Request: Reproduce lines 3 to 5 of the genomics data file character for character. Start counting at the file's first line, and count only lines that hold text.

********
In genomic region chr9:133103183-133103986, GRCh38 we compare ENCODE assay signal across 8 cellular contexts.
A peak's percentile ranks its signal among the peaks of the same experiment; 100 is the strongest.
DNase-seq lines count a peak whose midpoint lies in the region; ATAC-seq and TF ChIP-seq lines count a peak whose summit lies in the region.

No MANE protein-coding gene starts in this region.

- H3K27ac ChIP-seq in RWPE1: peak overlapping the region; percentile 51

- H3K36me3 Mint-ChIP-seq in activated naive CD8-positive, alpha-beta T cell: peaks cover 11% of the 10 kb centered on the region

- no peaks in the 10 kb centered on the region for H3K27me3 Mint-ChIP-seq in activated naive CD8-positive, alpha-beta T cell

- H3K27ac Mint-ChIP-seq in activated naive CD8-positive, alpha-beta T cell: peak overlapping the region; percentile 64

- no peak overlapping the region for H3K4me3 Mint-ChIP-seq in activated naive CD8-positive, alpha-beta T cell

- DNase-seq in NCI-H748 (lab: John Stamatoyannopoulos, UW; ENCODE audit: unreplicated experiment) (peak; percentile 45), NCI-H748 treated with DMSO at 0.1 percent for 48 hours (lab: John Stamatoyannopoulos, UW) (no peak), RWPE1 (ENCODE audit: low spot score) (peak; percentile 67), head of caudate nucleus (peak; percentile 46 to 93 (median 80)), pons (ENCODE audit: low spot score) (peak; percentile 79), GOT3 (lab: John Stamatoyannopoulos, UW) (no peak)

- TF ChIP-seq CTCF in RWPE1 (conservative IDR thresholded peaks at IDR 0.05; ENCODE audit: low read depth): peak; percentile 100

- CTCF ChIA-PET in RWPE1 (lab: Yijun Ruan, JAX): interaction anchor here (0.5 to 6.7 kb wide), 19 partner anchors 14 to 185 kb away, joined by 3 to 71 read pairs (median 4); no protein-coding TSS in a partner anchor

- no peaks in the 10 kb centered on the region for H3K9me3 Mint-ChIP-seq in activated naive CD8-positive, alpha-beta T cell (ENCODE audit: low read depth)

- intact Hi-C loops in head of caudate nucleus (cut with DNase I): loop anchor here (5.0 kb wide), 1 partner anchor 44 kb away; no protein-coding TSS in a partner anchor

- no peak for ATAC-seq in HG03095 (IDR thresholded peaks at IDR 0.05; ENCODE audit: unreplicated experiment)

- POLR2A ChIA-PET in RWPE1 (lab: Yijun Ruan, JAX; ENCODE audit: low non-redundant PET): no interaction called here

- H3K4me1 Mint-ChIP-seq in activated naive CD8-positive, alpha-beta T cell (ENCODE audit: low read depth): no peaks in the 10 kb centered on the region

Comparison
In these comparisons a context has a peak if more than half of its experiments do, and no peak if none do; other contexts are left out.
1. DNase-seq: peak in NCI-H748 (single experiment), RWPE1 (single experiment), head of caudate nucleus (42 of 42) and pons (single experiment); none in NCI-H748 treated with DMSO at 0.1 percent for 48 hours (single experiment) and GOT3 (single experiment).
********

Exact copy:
DNase-seq lines count a peak whose midpoint lies in the region; ATAC-seq and TF ChIP-seq lines count a peak whose summit lies in the region.

No MANE protein-coding gene starts in this region.

- H3K27ac ChIP-seq in RWPE1: peak overlapping the region; percentile 51